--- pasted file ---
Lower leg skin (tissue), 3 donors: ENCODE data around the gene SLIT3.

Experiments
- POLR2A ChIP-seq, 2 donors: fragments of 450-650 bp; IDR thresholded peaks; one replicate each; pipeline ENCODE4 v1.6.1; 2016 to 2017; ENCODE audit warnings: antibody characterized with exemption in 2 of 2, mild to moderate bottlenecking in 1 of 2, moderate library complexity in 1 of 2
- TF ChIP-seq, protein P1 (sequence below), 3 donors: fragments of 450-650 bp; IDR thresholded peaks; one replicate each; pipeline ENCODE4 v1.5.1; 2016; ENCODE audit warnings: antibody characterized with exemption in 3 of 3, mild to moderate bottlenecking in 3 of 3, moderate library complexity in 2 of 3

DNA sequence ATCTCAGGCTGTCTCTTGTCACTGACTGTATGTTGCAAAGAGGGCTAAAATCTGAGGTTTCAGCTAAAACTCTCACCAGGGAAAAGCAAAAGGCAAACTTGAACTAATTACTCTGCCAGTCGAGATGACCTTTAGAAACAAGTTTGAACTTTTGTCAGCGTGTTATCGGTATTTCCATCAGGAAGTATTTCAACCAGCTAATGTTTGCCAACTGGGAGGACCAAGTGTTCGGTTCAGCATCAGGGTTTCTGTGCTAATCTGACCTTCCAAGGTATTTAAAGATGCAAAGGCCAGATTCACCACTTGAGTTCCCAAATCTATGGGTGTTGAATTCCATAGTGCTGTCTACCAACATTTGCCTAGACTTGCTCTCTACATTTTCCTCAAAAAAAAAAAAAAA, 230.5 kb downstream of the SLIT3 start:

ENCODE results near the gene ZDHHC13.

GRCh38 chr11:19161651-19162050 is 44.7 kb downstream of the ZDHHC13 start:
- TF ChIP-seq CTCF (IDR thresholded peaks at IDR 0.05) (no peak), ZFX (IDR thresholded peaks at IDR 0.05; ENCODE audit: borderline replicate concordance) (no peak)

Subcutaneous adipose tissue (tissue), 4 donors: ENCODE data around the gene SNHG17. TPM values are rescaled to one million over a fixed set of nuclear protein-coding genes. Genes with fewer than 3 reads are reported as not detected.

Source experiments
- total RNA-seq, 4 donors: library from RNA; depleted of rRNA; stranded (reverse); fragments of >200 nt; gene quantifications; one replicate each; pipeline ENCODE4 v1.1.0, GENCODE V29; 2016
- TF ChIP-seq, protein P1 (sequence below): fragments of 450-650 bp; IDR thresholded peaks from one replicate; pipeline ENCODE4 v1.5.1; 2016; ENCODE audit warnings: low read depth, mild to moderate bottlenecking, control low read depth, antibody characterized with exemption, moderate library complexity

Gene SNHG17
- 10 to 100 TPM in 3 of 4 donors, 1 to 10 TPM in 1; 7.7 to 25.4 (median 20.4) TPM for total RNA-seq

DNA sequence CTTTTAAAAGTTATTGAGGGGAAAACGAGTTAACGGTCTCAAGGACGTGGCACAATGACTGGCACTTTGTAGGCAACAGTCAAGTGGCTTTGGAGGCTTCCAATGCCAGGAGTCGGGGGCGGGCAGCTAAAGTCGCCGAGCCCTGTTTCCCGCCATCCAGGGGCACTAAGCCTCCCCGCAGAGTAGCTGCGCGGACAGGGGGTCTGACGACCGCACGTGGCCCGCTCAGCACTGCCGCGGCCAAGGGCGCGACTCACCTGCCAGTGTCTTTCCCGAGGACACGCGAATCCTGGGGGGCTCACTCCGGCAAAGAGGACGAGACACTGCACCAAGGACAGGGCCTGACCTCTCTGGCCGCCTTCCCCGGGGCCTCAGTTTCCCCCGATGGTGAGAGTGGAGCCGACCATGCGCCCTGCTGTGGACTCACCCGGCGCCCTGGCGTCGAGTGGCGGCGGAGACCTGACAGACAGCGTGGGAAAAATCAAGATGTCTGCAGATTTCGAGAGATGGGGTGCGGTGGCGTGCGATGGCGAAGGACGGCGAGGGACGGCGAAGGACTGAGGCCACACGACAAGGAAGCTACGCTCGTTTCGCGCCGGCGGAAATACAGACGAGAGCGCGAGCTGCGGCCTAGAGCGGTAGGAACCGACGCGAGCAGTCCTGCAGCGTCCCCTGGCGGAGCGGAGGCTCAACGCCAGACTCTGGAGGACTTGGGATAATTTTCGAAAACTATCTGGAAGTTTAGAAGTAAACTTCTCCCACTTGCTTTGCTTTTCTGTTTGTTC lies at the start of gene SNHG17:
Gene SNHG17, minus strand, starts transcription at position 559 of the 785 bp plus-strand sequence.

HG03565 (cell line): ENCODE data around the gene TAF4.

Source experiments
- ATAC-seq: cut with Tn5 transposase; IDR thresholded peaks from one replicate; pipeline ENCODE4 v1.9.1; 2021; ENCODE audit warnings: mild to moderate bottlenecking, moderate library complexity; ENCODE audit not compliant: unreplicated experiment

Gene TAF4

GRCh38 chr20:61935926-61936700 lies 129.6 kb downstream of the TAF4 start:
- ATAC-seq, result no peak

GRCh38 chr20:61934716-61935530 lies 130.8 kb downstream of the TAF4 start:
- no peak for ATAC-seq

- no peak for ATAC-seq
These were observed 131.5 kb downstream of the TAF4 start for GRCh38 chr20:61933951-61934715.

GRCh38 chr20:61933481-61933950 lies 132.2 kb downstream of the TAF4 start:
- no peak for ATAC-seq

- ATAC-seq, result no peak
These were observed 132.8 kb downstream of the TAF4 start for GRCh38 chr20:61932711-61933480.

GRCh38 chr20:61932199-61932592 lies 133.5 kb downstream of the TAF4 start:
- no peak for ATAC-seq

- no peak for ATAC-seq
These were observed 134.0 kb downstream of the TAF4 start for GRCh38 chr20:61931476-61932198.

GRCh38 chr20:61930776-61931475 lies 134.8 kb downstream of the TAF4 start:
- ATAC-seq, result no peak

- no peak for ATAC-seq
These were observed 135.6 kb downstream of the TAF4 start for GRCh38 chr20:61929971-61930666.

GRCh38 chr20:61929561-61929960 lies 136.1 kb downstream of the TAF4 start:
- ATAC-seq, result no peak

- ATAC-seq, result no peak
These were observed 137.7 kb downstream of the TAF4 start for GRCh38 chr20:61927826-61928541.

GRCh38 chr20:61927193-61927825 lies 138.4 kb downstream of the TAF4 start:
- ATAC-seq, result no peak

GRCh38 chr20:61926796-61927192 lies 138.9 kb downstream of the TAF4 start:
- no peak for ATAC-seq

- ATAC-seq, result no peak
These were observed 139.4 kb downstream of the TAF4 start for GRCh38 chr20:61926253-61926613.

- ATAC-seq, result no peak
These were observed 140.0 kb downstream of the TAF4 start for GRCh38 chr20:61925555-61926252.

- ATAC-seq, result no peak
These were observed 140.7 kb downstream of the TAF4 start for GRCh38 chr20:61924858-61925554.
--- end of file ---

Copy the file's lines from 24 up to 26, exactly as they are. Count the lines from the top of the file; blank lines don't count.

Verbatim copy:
- no peak for ATAC-seq

- no peak for ATAC-seq
These were observed 131.5 kb downstream of the TAF4 start for GRCh38 chr20:61933951-61934715.